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Chiara Piccolo

Abstract

Numerical weather forecasting errors grow with time. Error growth results from the amplification of small perturbations due to atmospheric instability or from model deficiencies during model integration. In current NWP systems, the dimension of the forecast error covariance matrices is far too large for these matrices to be represented explicitly. They must be approximated.

This paper focuses on comparing the growth of forecast error from covariances modeled by the Met Office operational four-dimensional variational data assimilation (4DVAR) and ensemble transform Kalman filter (ETKF) methods over a period of 24 h. The growth of forecast errors implied by 4DVAR is estimated by drawing a random sample of initial conditions from a Gaussian distribution with the standard deviations given by the background error covariance matrix and then evolving the sample forward in time using linearized dynamics. The growth of the forecast error modeled by the ETKF is estimated by propagating the full nonlinear model in time starting from initial conditions generated by an ETKF. This method includes model errors in two ways: by using an inflation factor and by adding model perturbations through a stochastic physics scheme. Finally, these results are compared with a benchmark of the climatological error.

The forecast error predicted by the implicit evolution of 4DVAR does not grow, regardless of the dataset used to generate the static background error covariance statistics. The forecast error predicted by the ETKF grows more rapidly because the ETKF selects balanced initial perturbations, which project onto rapidly growing modes. Finally, in both cases it is not possible to disentangle the contribution of the initial condition error from the model error.

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Chiara Piccolo and Mike Cullen

Abstract

A natural way to set up an ensemble forecasting system is to use a model with additional stochastic forcing representing the model error and to derive the initial uncertainty by using an ensemble of analyses generated with this model. Current operational practice has tended to separate the problems of generating initial uncertainty and forecast uncertainty. Thus, in ensemble forecasts, it is normal to use physically based stochastic forcing terms to represent model errors, while in generating analysis uncertainties, artificial inflation methods are used to ensure that the analysis spread is sufficient given the observations. In this paper a more unified approach is tested that uses the same stochastic forcing in the analyses and forecasts and estimates the model error forcing from data assimilation diagnostics. This is shown to be successful if there are sufficient observations. Ensembles used in data assimilation have to be reliable in a broader sense than the usual forecast verification methods; in particular, they need to have the correct covariance structure, which is demonstrated.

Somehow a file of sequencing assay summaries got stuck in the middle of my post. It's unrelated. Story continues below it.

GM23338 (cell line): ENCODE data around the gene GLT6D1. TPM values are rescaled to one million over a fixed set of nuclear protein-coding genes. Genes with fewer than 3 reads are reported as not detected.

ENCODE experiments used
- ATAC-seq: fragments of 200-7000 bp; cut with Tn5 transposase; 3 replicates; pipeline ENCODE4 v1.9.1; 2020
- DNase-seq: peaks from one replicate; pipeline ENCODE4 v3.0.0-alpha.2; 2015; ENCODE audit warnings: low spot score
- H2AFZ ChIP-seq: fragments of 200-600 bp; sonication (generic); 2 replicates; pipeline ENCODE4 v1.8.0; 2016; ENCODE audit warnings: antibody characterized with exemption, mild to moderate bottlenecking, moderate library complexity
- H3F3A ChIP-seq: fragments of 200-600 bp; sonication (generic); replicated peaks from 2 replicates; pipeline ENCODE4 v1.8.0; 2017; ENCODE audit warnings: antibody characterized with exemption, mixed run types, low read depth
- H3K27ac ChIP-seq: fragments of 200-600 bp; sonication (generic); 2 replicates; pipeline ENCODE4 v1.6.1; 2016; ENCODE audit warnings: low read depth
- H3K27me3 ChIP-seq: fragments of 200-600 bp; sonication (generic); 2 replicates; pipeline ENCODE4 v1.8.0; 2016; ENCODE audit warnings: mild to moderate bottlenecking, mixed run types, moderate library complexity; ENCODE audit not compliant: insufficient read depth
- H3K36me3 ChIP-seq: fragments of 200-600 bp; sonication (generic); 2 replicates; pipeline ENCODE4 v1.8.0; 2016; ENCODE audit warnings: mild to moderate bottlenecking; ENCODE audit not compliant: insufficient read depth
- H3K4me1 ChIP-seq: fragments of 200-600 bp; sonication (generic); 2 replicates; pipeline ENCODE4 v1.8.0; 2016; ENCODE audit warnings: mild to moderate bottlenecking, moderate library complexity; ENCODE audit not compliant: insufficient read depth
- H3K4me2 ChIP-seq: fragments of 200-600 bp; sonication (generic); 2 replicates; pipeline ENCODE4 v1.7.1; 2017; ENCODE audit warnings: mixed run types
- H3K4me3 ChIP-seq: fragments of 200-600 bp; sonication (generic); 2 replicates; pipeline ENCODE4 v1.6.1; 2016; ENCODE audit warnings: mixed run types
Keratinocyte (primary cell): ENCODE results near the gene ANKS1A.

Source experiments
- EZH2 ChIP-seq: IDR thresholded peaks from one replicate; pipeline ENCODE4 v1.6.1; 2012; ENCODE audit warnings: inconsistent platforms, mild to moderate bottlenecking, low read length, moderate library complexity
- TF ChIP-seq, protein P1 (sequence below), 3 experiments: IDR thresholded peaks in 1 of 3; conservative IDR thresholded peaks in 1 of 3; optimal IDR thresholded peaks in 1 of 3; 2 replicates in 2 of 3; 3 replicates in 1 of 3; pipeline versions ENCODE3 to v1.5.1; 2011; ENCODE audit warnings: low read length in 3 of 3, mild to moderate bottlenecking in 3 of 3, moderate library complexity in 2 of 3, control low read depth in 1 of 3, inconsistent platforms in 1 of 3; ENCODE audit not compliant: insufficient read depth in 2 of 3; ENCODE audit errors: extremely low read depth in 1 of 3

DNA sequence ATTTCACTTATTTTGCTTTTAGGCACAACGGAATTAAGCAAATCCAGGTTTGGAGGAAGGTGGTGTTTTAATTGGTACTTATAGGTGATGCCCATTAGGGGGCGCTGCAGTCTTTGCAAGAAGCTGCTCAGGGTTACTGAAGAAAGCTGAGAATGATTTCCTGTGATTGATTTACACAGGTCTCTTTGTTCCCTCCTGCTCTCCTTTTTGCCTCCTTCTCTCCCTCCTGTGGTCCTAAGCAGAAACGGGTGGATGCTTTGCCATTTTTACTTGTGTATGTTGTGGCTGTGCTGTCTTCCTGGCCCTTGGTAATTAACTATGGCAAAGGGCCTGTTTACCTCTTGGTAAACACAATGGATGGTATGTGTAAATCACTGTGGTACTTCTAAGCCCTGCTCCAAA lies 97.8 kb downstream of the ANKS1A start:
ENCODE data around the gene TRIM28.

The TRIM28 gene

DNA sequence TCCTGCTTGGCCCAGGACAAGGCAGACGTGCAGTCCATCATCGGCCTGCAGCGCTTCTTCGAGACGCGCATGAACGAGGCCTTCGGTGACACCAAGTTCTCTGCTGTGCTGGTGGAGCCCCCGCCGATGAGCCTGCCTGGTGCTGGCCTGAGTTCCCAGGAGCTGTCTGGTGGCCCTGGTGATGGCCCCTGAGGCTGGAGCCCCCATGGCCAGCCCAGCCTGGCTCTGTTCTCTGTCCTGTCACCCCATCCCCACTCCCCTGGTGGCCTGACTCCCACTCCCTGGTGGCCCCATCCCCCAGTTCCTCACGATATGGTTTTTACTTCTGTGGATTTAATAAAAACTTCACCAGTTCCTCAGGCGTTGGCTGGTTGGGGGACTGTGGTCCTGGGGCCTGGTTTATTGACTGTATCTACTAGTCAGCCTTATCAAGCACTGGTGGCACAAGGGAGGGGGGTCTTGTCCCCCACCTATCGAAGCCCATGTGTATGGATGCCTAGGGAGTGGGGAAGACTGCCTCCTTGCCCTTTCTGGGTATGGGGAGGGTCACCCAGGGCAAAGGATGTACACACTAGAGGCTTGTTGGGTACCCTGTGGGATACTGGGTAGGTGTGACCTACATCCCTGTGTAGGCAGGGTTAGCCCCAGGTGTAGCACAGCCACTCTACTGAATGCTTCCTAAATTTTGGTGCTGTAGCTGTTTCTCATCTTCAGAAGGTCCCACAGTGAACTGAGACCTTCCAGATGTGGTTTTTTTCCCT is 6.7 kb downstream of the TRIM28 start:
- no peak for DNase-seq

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Stefano Migliorini, Chiara Piccolo, and Clive D. Rodgers

Abstract

Satellite observations are the most assimilated data type by operational meteorological centers. Spaceborne instruments can make measurements all over the globe and provide observations for assimilation even where the coverage of other data is poor. It is therefore most important that such observations, which are only indirectly related to the state of the atmosphere, are assimilated as optimally as possible. In this study, a detailed characterization of both retrievals and observed radiances for assimilation is provided, along with an error analysis. A method for assimilating remote sounding data while preserving its information content is presented. The main features of the technique are as follows: (i) the retrieval–forecast error cross covariance is removed even when the retrieval is severely constrained by a priori information, (ii) the radiative transfer calculations for radiance assimilation are done offline, and (iii) the number of assimilated quantities per observation is reduced to the number of effective degrees of freedom in the observation.

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